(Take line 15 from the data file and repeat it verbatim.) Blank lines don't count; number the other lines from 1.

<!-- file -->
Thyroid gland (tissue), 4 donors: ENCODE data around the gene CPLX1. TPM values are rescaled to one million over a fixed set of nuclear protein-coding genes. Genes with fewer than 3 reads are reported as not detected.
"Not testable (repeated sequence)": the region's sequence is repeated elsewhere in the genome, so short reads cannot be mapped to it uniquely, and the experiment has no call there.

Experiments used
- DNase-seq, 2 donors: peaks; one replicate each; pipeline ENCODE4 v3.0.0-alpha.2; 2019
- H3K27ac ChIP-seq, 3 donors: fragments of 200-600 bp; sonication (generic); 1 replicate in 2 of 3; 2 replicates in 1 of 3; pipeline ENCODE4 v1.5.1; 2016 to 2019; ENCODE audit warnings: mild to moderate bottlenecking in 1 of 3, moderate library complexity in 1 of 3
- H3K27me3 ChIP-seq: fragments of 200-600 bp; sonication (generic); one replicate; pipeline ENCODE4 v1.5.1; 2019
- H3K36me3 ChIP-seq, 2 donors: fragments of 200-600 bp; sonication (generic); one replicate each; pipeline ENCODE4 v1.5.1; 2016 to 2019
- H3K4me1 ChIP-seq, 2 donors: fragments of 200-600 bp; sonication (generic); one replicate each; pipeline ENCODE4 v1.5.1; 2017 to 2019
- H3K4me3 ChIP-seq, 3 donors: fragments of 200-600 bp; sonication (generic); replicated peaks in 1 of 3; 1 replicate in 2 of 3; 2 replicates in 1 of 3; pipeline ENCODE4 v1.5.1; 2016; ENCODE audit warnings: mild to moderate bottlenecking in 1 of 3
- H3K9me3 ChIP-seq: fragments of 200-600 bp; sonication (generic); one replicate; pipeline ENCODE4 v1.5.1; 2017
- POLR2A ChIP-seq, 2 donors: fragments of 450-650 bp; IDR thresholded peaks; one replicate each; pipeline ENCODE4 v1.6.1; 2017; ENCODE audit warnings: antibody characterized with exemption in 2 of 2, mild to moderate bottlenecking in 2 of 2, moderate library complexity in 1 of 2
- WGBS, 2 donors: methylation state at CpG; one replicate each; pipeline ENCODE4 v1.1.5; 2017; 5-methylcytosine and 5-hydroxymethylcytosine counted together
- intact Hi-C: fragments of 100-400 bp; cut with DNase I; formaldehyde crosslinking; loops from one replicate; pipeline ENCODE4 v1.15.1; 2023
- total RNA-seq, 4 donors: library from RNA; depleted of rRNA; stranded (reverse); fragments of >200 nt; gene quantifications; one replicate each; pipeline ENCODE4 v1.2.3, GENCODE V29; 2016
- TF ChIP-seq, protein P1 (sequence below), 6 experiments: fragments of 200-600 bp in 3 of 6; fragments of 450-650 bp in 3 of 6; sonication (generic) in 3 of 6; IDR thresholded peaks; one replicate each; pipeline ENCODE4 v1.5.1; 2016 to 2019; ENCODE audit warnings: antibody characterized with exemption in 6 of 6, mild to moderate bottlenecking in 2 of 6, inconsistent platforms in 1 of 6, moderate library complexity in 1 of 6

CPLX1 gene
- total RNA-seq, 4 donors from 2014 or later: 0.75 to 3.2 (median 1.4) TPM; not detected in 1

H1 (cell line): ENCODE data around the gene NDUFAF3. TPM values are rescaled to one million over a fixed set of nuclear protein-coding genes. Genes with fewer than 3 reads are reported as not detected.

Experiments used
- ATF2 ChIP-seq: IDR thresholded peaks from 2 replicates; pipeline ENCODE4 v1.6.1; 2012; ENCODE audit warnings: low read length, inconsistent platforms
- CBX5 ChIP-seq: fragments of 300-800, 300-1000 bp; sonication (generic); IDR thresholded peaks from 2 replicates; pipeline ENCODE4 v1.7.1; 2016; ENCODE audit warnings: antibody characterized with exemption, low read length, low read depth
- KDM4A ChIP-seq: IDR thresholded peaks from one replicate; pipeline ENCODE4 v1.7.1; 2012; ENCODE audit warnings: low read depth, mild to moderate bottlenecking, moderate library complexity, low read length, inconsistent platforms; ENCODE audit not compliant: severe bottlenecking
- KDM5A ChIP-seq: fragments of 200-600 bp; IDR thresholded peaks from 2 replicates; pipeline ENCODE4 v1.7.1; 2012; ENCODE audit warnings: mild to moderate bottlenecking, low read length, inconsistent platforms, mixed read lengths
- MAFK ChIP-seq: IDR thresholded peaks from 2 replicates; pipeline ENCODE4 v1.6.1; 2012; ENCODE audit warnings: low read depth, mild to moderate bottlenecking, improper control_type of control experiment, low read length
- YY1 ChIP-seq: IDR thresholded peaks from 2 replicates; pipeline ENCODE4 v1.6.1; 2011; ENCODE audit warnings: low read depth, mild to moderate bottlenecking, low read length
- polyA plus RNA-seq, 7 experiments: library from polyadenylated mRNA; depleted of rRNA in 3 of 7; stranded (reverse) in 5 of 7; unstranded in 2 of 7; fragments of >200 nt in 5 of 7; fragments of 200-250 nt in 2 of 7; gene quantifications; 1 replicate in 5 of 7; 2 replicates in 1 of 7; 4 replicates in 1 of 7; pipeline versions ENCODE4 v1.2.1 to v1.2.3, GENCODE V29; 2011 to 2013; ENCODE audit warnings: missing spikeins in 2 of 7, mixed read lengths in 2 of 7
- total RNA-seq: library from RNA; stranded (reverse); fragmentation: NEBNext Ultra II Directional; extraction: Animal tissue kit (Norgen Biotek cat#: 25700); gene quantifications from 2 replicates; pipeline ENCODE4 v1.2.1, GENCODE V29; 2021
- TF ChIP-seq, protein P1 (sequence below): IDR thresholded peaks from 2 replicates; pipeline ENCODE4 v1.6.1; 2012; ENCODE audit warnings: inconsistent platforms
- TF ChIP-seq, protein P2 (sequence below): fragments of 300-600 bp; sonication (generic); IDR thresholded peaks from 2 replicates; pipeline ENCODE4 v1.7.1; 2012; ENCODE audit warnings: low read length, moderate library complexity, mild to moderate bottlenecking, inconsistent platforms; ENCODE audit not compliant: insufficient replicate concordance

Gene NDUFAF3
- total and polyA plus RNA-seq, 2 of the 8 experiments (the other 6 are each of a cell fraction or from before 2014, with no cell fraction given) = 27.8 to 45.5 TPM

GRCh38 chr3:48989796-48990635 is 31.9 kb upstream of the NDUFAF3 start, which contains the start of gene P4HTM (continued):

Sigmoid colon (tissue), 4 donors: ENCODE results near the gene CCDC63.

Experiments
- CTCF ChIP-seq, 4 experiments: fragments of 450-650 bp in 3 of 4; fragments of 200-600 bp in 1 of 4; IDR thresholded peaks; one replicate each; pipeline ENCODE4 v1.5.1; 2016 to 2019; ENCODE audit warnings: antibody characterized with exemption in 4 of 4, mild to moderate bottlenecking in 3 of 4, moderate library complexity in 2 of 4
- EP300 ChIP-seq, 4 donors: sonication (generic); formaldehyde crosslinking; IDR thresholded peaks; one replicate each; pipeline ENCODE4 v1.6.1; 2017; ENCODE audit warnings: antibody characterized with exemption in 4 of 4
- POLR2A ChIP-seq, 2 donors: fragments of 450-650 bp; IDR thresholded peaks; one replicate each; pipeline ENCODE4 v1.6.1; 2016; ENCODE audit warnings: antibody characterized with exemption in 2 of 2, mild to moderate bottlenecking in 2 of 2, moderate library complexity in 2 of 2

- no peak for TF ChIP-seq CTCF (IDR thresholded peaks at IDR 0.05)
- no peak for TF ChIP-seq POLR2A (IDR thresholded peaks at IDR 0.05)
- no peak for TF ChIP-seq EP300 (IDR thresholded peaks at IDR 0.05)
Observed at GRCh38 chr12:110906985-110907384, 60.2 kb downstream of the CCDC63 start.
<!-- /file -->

- TF ChIP-seq, protein P1 (sequence below), 6 experiments: fragments of 200-600 bp in 3 of 6; fragments of 450-650 bp in 3 of 6; sonication (generic) in 3 of 6; IDR thresholded peaks; one replicate each; pipeline ENCODE4 v1.5.1; 2016 to 2019; ENCODE audit warnings: antibody characterized with exemption in 6 of 6, mild to moderate bottlenecking in 2 of 6, inconsistent platforms in 1 of 6, moderate library complexity in 1 of 6